IN RE: SUITCO SURFACE, INC.
The United States Patent and Trademark Office (the “PTO”) rejected certain claims of U.S. Patent No. 4,944,514 (the “′514 patent”), owned by Suitco Surface, Inc., as anticipated during a reexamination proceeding. Because the PTO's rejection was based on an unreasonable construction, this court vacates and remands.
The ′514 patent claims a “floor finishing material” for use on athletic courts, bowling lanes, and other “floor surfaces [made] of wood, linoleum, terrazzo, [or] concrete.” ′514 patent, abstract. The invention is essentially a thin plastic sheet placed over a floor surface connected by an adhesive layer. Claim 4 is representative:
4. On a floor having a flat top surface and an improved material for finishing the top surface of the floor, the improvement comprising:
at least one elongated sheet including a uniform flexible film of clear plastic material having a thickness between about one mil and about twenty-five mils and
a continuous layer of adhesive material disposed between the top surface of the floor and the flexible film, the adhesive layer releasably adhering the flexible film onto the top surface of the floor.
(emphases added). The specification and later dependant claims teach that appropriate boundary lines, team logos, and other such markings may be applied to the undersurface of the finishing sheet before application on the floor. Id. at col.5 ll.61-68.
This court is no stranger to the ′514 patent. Indeed, this court has reviewed this patent twice already. In 1996, Middleton, Inc., the exclusive licensee of the ′514 patent, brought suit against 3M Company in the United States District Court for the Northern District of Illinois alleging infringement of claims 1-4 of the ′514 patent. After a Markman hearing, the district court construed two terms: “material for finishing” and “uniform flexible film.” “Material for finishing” was construed to mean “a material that makes more durable the underlying surface of the floor, and is applied for that purpose.” “Uniform flexible film” was construed to mean “the material must be of a uniform thickness, and excludes material in which there are any variations in thickness.”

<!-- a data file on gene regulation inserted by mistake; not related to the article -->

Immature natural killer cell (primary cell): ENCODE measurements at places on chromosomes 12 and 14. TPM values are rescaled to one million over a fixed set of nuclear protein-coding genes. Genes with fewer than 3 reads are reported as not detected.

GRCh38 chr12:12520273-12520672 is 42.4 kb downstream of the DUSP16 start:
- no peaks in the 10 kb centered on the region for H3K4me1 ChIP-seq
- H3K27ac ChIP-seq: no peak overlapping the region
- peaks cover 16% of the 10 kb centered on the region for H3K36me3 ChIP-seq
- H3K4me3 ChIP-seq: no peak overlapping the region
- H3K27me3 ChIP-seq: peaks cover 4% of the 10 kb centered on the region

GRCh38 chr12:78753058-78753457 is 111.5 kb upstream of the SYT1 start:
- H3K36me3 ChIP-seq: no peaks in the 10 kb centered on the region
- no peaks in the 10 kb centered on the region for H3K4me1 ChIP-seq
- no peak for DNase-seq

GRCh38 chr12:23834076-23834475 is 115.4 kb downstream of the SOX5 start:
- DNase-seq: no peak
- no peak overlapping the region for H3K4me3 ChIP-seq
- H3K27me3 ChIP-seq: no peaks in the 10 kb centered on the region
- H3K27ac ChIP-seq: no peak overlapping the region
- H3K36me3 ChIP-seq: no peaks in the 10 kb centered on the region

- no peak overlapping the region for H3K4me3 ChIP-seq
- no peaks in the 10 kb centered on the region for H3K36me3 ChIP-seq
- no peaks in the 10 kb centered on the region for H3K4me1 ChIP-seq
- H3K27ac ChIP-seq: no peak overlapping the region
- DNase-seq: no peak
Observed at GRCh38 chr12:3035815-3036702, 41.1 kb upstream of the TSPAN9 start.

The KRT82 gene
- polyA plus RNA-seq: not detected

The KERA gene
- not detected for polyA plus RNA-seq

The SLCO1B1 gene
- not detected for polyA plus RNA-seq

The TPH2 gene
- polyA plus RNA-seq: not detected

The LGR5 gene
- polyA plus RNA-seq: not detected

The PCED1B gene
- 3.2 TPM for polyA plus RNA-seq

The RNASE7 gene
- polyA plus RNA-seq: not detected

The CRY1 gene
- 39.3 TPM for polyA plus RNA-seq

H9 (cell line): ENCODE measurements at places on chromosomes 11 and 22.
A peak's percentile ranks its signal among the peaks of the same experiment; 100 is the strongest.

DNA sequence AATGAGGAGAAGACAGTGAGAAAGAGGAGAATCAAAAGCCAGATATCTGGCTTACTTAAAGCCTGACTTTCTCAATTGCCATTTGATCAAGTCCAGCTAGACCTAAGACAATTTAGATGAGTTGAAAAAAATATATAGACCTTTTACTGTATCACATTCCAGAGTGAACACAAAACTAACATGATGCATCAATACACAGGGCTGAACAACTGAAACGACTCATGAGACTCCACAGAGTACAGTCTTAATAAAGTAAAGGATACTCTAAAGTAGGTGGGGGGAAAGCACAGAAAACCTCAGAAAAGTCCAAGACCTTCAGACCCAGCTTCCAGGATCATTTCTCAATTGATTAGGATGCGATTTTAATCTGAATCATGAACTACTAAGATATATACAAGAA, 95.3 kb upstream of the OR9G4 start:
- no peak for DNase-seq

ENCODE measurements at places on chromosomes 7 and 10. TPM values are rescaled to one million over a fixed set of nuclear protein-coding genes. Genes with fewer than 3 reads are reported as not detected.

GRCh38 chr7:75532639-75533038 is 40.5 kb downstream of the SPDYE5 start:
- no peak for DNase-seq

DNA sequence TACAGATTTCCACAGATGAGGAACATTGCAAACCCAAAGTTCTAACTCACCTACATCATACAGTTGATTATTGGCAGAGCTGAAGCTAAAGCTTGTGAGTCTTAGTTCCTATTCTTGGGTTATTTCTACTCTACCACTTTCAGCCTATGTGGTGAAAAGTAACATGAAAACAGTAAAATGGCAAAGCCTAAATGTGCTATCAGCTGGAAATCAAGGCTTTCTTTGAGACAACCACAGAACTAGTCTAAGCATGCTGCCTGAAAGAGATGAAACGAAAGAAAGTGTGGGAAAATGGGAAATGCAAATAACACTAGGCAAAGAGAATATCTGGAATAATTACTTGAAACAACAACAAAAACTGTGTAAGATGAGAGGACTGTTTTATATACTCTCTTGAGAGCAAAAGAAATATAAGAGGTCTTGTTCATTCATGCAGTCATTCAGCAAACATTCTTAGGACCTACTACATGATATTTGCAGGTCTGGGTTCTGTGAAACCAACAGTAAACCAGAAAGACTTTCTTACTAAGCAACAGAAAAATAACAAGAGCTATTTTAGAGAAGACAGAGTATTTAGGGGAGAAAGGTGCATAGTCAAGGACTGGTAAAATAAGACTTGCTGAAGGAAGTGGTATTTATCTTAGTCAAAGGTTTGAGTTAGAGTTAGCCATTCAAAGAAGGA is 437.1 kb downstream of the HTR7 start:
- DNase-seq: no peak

After several months of discovery, 3M moved for summary judgment of noninfringement based on the “material for finishing” and “uniform flexible film” limitations. The district court granted 3M's motion based solely on the “material for finishing” limitation. Middleton, Inc. v. Minn. Mining & Mfg. Co., No. 96 C 6781, 1998 WL 852841 (N.D.Ill. Nov.24, 1998). On appeal, this court vacated and remanded finding nothing in the specification or prosecution history supporting a “durability” aspect to the asserted claims:
The text of claim 4 leaves little ambiguity as to the meaning of “material”-namely, at least one elongated sheet of a uniform flexible film of clear plastic having a thickness between about one and about twenty-five mils. What remains in dispute is the precise meaning of the phrase “for finishing.” In the context of claim 4, “finishing” clearly refers to providing a clear, uniform layer on the top surface of a floor. Significantly, there is no indication in claim 4 as to what level of durability, if any, the “finish” layer must have. Thus, claim 4 implies a broad meaning for the term “finishing,” which is consistent with the dictionary definition of “finish.” See, e.g., Webster's Ninth New Collegiate Dictionary 464 (1984) (defining “finish” as “the final treatment or coating of a surface,” but not identifying any specific properties).
Middleton, Inc. v. Minn. Mining & Mfg. Co., No. 96 C 6781, 1999 WL 1072246 at *4 (Fed.Cir. Nov. 16, 1999).